Private Hip Ultrasound

All Fees inclusive

Lines Open
Mon – Fri | 8 AM – 7 PM
Sat | 8 AM – 4 PM
Sun | Closed

Performed by Specialist Doctors
registered and regulated by:

What’s Included with my hip ultrasound?

If you’ve got a tender hip or you’re experiencing trouble walking, you may need a hip ultrasound.

Here’s what you need to know about hip pain, potential causes, and what happens at your ultrasound scan.

Hip pain is very common, and it has many causes.

Often, hip pain is benign and something you can manage at home, but it could be something more serious.

The most common causes of hip pain are:

  • Osteoarthritis – this causes tissue inflammation and cartilage damage, leading to stiffness and discomfort
  • Obesity, which can put undue stress on the hip joints
  • Muscle wear and tear
  • Overexercising
  • Poor posture or gait

Less common causes of hip pain include:

  • Abnormally shaped hip bones
  • Infection
  • Fractures
  • Cartilage tears
  • Reduced blood flow
  • Hip socket problems

A hip ultrasound can pick up these abnormalities so doctors can give you the right treatment for your condition.

Even if you’re experiencing hip joint pain or tenderness, a doctor isn’t always necessary.

Sometimes, resting the joint and simple painkillers are all you need to ease the symptoms.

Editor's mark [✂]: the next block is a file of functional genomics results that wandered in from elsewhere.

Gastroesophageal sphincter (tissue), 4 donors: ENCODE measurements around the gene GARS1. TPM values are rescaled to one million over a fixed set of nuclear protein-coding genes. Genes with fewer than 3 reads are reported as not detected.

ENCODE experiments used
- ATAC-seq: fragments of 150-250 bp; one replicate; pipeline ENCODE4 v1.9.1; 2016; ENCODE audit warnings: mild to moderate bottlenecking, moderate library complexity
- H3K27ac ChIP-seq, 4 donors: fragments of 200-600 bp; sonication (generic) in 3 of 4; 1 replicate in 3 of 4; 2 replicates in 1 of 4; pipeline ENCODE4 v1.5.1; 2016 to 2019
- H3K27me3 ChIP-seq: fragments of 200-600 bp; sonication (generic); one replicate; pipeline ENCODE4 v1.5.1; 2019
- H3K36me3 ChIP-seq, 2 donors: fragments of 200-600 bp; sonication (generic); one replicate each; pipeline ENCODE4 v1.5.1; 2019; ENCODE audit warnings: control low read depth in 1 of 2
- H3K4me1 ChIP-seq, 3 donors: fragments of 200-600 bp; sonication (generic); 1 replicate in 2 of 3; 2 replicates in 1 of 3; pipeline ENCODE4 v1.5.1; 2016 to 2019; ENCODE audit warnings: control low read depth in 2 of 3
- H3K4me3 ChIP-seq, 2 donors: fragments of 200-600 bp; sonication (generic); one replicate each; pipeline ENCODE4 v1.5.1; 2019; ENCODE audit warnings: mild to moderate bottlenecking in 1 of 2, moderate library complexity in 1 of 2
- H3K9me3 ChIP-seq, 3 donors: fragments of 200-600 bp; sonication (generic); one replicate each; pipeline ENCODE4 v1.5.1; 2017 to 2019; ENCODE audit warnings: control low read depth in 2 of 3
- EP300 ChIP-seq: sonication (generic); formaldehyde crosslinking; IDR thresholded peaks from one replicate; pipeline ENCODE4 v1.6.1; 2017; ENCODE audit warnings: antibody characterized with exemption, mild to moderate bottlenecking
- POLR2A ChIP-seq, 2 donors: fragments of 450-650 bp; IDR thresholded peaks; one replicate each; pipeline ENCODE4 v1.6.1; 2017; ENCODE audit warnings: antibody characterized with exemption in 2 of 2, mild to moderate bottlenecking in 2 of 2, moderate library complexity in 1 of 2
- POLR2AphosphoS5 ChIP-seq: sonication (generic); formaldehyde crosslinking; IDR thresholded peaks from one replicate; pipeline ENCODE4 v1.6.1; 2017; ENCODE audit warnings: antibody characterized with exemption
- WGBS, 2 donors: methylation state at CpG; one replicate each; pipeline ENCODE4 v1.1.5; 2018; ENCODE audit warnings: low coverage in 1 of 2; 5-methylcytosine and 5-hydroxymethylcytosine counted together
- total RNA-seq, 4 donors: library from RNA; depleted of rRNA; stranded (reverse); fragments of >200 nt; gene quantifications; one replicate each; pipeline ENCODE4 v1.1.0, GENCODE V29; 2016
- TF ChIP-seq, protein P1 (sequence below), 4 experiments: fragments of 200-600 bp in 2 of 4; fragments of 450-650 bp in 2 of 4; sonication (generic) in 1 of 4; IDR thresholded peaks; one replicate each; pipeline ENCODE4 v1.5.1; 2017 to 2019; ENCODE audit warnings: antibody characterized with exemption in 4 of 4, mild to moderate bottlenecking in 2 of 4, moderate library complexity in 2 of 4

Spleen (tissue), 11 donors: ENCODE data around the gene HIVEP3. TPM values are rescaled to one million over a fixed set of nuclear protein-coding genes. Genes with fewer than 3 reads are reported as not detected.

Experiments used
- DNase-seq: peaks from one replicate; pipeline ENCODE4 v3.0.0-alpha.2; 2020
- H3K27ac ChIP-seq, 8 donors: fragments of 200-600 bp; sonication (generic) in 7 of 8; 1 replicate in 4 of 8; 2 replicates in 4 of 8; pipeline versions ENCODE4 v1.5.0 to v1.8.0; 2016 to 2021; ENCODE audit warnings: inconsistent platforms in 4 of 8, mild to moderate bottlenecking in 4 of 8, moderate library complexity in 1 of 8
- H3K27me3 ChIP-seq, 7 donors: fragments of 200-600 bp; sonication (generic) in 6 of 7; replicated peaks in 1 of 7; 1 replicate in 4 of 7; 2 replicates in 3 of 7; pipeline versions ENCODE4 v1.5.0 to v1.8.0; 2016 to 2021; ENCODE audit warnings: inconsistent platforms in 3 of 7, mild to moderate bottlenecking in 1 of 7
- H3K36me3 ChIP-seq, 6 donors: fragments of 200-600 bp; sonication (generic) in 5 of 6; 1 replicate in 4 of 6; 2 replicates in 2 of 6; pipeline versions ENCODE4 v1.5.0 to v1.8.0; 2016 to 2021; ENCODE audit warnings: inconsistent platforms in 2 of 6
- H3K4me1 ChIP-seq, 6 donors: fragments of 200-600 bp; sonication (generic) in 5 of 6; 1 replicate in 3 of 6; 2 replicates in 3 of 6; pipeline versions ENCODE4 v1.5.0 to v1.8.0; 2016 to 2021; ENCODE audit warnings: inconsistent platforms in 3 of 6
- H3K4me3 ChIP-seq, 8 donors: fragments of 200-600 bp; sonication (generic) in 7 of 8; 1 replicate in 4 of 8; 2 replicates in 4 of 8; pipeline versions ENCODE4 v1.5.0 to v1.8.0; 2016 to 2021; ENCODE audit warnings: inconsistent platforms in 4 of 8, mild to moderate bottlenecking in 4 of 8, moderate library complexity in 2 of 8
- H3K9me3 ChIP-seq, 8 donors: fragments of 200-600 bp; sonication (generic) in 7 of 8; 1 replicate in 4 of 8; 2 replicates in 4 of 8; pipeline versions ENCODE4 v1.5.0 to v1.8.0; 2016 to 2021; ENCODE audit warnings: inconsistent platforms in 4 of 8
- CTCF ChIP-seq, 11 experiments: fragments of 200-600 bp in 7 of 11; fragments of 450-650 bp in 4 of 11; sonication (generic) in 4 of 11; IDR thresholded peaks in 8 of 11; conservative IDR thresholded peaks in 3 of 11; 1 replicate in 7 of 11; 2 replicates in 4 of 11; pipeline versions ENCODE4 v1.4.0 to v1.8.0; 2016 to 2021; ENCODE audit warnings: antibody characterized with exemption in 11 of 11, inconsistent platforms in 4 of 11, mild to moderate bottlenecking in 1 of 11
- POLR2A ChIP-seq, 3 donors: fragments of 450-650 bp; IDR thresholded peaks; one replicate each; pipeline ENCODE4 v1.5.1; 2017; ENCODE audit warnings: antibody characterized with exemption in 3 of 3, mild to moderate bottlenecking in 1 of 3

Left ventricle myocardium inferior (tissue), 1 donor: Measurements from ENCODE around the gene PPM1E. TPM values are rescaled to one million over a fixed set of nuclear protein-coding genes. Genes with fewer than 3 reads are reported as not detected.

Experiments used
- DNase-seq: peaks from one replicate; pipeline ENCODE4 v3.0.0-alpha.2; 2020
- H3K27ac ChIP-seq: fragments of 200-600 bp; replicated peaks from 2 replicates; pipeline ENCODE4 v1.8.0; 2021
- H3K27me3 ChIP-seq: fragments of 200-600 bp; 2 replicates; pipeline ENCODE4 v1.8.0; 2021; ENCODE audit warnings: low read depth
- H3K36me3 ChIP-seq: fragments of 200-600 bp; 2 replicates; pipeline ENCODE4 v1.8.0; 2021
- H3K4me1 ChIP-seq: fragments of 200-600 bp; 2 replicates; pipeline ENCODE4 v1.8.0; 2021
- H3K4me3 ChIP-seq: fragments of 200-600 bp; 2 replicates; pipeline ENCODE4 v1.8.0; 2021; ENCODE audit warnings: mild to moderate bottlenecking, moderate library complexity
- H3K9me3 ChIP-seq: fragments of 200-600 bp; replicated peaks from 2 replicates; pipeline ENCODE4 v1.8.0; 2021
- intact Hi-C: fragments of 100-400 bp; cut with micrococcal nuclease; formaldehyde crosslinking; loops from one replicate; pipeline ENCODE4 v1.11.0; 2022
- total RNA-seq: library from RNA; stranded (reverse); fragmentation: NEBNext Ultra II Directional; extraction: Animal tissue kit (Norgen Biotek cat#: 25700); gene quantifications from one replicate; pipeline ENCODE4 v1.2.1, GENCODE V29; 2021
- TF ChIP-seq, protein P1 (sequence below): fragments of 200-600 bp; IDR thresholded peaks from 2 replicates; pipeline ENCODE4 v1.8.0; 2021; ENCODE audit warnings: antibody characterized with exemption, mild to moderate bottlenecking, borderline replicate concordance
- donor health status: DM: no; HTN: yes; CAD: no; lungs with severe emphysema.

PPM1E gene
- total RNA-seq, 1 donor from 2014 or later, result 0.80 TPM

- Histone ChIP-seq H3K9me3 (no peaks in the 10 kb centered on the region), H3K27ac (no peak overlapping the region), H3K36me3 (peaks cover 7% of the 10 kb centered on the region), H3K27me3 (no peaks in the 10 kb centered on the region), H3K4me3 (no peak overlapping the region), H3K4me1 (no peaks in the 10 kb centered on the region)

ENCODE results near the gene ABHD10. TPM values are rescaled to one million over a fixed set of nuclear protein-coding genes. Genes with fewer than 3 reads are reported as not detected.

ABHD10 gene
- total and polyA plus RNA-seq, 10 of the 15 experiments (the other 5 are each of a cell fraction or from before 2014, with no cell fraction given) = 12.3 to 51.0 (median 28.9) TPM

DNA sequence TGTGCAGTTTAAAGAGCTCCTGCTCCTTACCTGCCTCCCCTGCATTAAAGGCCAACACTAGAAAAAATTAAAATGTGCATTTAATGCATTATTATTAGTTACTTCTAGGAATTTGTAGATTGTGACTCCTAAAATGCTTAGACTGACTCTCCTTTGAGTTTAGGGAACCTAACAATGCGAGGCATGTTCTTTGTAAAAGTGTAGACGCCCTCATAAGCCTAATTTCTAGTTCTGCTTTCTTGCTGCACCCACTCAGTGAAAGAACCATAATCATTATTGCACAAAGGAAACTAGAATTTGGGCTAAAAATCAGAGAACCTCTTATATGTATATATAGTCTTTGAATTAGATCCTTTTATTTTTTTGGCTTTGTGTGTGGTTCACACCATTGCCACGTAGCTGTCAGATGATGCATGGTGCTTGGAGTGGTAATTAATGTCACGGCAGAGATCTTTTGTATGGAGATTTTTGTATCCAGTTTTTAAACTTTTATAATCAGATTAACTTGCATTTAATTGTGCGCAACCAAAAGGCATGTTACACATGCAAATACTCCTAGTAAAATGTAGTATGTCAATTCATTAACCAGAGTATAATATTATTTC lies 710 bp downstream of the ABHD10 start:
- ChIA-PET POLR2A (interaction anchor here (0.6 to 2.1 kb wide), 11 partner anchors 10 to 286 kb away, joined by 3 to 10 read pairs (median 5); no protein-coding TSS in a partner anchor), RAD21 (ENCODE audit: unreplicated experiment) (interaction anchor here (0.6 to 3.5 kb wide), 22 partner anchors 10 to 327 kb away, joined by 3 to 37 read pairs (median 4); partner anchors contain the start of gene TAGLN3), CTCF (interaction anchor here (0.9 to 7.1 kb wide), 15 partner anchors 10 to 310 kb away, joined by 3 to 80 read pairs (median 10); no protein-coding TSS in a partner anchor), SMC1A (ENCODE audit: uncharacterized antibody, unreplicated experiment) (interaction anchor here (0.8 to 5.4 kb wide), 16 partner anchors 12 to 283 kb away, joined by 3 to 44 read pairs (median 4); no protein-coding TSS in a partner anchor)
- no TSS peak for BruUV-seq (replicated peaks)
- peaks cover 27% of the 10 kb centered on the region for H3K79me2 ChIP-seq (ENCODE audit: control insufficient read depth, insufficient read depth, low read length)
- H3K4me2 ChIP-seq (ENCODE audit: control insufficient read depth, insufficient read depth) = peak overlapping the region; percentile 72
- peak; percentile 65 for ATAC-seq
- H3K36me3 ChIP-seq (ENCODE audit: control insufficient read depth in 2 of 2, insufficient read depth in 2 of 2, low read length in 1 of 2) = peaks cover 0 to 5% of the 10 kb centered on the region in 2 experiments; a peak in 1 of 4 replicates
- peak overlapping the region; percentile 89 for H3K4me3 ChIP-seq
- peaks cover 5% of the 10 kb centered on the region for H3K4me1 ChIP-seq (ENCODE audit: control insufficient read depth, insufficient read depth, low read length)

This is the case particularly if you’ve pulled a muscle or there’s mild inflammation around the soft tissues.

However, you should always speak to a doctor if you experience:

  • Hip swelling
  • Hip lump/bump
  • Intense hip pain
  • Restricted hip movement
  • Trouble walking/limping
  • Inner hip pain, or outer hip pain, accompanied by groin pain, upper thigh pain, or buttock pain

These symptoms may suggest something more serious such as nerve impingement, a hip fracture, or an infection.

Remember, if hip discomfort doesn’t go away after a few weeks of self-care, you should seek a doctor’s advice.

Hip ultrasounds are a simple and non-invasive way to look at the structures around your hip.

They let your doctor identify tissue changes, unusual masses, and organ change.

If you’ve never had an ultrasound of your hip before, here’s how it works.

First, you’ll be asked to either sit on an examination table or lie down on your side or back.

It may be necessary to remove your clothing for the exam, but your specialist will tell you if that’s the case.

Once you’re comfortable, the specialist or doctor applies a water-based gel to the hip area.

This gel acts like a lubricant for the imaging probe to glide over. It’s entirely painless although it may feel slightly cold.

Next, the specialist moves the instrument over your hip. The instrument captures images of your hip structures as it goes along.

The specialist will move the probe over the area until they’ve captured the right pictures. It’s important that you don’t move too much because movement affects the imaging accuracy.

After the ultrasound, you’ll be asked to get dressed. Then, you can relax.

There’s no recovery time or aftercare required.

Your doctor will then review your ultrasound and let you know what the next steps are.

You don’t need to do anything special to prepare for your hip ultrasound scan. However, we recommend that you wear loose, comfortable clothing and leave jewellery at home.

Hip Ultrasound

Your Ultrasound Checks For:

Testimonials

5/5

Private Hip Ultrasound

99 Harley Street, London W1G 6AQ